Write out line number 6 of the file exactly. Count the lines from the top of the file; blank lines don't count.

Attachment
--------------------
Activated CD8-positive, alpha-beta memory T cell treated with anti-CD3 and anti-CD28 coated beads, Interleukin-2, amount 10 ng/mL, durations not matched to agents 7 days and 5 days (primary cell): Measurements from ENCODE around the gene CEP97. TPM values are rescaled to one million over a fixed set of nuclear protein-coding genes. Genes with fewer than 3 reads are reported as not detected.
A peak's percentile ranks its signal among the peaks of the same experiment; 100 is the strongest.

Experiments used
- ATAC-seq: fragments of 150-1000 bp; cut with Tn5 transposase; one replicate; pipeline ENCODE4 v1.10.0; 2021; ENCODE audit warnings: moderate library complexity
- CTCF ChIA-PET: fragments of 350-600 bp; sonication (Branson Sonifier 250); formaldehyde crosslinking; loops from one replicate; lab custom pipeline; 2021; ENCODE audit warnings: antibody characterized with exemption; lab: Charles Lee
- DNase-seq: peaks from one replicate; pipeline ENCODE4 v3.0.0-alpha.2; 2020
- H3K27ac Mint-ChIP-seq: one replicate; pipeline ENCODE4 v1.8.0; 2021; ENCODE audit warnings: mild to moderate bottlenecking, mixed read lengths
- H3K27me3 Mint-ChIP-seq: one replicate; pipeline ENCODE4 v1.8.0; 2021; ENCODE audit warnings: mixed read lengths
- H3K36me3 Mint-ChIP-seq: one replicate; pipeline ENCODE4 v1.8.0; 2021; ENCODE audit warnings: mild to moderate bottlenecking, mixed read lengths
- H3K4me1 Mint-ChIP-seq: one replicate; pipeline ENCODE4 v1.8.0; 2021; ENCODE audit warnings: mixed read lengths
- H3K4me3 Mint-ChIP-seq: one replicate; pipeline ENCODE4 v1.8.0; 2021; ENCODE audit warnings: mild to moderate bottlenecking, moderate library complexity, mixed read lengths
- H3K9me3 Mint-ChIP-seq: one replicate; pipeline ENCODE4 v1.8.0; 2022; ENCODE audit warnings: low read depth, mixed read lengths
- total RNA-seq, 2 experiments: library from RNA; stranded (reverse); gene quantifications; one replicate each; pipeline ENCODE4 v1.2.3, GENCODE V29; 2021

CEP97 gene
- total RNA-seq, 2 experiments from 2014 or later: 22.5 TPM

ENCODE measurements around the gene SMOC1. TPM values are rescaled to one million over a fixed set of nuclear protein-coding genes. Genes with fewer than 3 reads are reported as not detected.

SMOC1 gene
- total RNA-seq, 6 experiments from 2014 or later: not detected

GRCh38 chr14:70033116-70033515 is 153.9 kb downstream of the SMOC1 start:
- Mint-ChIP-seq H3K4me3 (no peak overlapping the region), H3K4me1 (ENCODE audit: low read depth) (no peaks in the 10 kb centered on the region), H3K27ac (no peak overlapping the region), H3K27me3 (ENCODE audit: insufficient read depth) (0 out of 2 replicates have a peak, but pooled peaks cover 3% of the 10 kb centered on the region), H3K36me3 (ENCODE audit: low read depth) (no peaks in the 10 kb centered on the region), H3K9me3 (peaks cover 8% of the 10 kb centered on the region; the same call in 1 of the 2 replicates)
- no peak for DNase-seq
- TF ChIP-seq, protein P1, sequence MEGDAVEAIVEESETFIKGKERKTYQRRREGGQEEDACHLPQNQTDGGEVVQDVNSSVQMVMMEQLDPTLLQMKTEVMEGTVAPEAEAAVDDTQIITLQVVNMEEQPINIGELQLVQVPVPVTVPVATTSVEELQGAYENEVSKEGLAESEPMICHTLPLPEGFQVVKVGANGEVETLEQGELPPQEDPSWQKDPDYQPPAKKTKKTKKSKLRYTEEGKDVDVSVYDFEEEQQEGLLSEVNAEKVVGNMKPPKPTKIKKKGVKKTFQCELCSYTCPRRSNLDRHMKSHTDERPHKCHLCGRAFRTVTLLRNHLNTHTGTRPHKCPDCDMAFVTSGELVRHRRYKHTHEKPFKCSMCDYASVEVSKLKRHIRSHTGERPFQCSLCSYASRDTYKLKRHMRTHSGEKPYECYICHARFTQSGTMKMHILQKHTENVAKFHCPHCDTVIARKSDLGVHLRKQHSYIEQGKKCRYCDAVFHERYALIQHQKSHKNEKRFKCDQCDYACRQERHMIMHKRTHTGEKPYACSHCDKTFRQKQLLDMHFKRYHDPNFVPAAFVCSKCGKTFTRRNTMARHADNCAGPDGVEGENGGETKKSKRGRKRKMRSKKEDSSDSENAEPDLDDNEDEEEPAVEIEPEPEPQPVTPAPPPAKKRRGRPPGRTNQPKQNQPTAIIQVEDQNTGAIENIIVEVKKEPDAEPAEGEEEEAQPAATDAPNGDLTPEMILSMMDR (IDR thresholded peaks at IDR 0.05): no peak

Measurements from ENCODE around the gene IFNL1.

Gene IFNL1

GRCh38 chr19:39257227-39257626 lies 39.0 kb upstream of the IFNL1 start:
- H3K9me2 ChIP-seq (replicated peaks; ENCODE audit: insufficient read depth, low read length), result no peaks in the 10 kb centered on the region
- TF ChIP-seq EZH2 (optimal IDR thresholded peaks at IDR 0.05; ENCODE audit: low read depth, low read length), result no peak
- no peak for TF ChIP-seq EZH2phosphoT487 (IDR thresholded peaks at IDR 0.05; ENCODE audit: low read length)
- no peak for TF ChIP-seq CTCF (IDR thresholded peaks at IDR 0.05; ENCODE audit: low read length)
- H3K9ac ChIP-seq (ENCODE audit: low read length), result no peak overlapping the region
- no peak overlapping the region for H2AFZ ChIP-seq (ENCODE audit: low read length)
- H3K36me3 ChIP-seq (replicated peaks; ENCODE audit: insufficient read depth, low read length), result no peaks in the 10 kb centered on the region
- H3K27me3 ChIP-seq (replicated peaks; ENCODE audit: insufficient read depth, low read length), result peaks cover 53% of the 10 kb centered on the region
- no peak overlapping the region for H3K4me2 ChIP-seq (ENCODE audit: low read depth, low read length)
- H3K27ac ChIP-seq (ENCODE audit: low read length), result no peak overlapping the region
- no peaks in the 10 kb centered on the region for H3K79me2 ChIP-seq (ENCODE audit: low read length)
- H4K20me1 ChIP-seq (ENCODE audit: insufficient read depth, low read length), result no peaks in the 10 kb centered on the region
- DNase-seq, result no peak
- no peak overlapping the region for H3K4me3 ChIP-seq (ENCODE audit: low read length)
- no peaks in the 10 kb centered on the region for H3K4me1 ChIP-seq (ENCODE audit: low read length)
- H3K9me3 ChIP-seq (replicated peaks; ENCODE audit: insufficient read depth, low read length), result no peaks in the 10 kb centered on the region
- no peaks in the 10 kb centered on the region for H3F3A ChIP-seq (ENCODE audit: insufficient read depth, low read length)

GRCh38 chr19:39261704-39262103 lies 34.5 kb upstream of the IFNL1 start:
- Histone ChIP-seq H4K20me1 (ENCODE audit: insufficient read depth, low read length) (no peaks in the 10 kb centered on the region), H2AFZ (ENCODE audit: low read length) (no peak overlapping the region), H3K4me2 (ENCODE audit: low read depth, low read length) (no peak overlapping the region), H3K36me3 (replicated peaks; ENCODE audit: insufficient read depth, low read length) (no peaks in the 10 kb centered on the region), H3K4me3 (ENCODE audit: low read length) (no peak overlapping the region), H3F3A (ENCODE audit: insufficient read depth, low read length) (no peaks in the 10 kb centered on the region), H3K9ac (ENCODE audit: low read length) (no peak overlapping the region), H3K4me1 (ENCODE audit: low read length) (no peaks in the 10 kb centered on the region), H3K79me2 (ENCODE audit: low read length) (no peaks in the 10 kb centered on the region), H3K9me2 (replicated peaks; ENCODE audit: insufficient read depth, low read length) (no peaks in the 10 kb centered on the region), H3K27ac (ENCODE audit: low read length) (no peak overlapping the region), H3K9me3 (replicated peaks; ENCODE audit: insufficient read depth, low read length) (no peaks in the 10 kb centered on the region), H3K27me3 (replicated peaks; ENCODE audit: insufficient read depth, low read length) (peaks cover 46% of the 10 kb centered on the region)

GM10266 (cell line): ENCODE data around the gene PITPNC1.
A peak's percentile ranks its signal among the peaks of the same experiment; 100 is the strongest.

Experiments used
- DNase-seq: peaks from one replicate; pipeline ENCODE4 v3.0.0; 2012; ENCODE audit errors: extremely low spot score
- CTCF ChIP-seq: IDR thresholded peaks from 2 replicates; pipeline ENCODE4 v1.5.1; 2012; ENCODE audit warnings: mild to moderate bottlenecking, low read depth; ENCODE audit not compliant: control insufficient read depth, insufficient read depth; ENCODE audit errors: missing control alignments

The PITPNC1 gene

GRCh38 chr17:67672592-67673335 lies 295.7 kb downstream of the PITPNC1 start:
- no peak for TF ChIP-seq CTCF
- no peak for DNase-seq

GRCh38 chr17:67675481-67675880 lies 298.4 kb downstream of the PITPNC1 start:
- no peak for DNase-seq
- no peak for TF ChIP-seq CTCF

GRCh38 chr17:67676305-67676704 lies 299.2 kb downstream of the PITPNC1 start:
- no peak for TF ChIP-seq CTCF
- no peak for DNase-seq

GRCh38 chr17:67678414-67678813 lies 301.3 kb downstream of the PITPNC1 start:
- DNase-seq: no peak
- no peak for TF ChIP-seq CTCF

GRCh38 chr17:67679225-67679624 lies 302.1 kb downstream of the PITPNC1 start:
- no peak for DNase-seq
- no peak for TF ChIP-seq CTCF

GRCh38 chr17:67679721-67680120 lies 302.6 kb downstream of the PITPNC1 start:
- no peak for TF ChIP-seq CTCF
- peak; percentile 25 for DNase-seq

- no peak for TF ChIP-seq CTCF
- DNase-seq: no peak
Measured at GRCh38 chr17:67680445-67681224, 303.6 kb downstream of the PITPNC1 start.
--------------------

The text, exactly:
- DNase-seq: peaks from one replicate; pipeline ENCODE4 v3.0.0-alpha.2; 2020